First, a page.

Three and a half miles into our ride, Signal Ridge Rd. goes off to the L and goes 1.5 miles before turning to dirt. I know it’s just 3 miles out and back, but it is a precious three miles I strongly encourage you to do—a true one-lane road that dips and dives deliciously through gorgeous woods on its way to the few cabins that live up the road.
Question: Does Signal Ridge Road go all the way through to Mountain View Road? I’m looking to do as much gravel as possible.
Google Maps says it does, but the real question is, what’s the state of the road? I have no idea.
As of June 2019, Signal Ridge Rd. is gated off at the Mountain View Rd. intersection, and the locals who live behind the gate say that it’s not a through road (and that there are more gates behind that one). Some construction workers nearby also told me that it’s not a “county road.” It’s possible to walk around the first gate.
Sounds like one of those wink-wink nudge-nudge situations where you officially “can’t” ride the road but you really can, if you’re willing to deal with the ill will. I gather there are no “Trespassers will be shot” signs.
That’s right—there was no signage at all at the south end of SRR, or any indication that it is private.
I have discovered that the City of Mendocino has a list of Mendocino County roads, and it indicates that the County maintains 4.36 miles of Signal Ridge Road starting from Philo-Greenwood, until it “ends” which is a little under half of the way to Mountain View Road.
This was a great ride. It was really quiet. The initial climb, while painful, was consistent and manageable (for a weekend warrior). I almost hit a deer doing about 40mph—he jumped out in front of me and I slammed on the brakes. We were both skidding. We were side by side for a few seconds. Took my breath away.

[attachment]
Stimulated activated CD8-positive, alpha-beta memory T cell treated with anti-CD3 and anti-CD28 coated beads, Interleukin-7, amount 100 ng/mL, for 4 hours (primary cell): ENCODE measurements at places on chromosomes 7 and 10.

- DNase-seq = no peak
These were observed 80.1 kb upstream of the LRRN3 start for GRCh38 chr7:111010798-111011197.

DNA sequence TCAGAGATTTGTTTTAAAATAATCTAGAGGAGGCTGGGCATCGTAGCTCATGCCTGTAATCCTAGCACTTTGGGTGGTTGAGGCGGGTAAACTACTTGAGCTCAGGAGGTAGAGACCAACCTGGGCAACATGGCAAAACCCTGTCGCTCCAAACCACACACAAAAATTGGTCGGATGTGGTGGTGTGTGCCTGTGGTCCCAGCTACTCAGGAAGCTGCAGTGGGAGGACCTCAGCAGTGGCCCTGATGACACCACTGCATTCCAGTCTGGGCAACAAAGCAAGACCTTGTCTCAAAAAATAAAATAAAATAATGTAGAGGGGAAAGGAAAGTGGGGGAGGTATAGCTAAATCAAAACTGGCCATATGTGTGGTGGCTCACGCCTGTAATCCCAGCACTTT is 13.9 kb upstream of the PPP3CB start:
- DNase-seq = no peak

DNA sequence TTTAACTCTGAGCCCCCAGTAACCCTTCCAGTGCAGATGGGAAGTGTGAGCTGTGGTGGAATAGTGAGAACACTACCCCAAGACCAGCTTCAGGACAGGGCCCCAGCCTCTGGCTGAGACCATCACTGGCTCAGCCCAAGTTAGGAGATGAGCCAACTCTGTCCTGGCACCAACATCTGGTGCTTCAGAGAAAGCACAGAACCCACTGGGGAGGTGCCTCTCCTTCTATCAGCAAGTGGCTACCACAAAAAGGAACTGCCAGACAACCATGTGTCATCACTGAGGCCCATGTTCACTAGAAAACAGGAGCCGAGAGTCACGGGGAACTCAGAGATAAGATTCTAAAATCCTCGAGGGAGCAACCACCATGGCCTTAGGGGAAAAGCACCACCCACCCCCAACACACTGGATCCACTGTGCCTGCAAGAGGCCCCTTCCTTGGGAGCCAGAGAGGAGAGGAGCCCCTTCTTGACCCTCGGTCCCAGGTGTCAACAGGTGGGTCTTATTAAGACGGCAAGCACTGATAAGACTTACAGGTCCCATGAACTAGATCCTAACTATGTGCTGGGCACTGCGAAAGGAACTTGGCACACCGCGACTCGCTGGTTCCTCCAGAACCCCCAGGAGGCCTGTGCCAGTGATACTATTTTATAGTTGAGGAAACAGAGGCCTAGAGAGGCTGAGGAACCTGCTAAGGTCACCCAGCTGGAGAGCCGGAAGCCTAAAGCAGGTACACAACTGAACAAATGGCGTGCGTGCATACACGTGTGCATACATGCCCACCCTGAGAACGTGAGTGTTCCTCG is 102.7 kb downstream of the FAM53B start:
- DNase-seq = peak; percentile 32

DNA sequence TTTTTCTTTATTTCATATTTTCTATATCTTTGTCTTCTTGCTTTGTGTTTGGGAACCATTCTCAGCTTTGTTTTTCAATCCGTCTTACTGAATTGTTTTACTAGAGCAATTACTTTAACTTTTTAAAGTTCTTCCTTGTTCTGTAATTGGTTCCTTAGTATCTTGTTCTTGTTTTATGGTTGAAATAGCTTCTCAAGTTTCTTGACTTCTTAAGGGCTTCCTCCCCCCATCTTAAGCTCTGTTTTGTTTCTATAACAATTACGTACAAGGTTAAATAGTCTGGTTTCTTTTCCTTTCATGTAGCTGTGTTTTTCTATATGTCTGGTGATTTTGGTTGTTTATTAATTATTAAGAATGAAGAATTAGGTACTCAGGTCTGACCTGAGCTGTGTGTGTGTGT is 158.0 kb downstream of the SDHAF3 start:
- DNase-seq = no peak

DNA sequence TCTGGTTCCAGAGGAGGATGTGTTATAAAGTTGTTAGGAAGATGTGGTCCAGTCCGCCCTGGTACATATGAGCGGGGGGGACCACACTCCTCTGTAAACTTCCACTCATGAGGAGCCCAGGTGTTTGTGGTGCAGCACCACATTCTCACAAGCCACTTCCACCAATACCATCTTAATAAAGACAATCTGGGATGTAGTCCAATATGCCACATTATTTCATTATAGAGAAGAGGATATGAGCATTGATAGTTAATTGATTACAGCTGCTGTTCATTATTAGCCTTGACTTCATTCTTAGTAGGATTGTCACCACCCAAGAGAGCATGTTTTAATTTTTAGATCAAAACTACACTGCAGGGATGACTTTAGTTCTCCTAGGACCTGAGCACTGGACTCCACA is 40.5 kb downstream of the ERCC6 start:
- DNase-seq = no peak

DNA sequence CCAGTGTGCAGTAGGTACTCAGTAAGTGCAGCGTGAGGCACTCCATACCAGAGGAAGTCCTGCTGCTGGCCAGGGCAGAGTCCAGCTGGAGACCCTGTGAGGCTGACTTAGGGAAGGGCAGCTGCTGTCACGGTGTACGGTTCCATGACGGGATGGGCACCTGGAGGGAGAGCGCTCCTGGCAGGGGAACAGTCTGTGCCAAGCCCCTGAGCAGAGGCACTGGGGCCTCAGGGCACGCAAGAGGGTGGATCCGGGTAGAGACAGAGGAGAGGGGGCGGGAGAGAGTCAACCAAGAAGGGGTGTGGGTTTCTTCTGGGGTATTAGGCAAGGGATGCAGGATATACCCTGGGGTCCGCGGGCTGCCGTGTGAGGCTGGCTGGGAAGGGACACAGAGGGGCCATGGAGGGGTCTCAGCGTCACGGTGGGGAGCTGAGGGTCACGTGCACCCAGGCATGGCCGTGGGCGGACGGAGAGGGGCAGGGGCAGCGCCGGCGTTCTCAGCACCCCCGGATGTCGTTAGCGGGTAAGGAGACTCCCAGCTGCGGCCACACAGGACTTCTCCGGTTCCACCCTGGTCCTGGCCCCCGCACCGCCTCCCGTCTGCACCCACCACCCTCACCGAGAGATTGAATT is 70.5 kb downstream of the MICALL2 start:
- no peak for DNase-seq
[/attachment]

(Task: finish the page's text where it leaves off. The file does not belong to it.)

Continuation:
I’ve got more info on Signal Ridge Road! I planned a 2-night loop from Point Arena towards Boonville on Mountain View, then onto Signal Ridge, then back west via PGR. I got to Signal Ridge and easily went around the locked gate. About 1 mile in there was another locked gate with a sign saying “patrolled property – department of fish and wildlife.” I easily went around that one too. the road was dirt with foot-high grass in some places but mostly smooth dirt. I thought I was in for a perfect solo ride…when suddenly I came across a well-cared-for but unoccupied cabin right in the middle of the road. looking at the map I could see that SRR actually went right of the cabin, and I explored that path for a couple hundred yards but it was very overgrown and barely ridable. i was not confident it would get better any time soon, so I aborted. I’m guessing the north end of the road is good for a while but at some point becomes pretty abandoned. probably walkable if you don’t mind poison oak…but likely unridable unless you want a serious adventure. Since I was still curious about PGR i rode down to Hwy 128 in the morning and completed the loop via 128, PGR, and back down Hwy 1 to Point Arena. thanks for the helpful info on your site!
Took the “epic” route today, west on PGR from Boonville, south to MVR, and then back on MVR to Boonville. Awesome ride! PGR is gorgeous, quiet, and shaded the entire way. The climbs on PGR and MVR, especially MVR, are really, really hard, so take Jay’s cautions seriously. The climb going east on MVR from Hwy 1 is ridiculously, shockingly steep for very long stretches. Like one of those private driveways you see in the hills, only stretching on and on. All in all, that stretch on MVR is maybe the hardest 27 miles I’ve ridden. Most importantly, bring plenty of fluids (there is a large, well stocked grocery store in Manchester near the start of MVR) and low gears—34-32 or 34-34 would be even better. Definitely worth the effort, but plan carefully.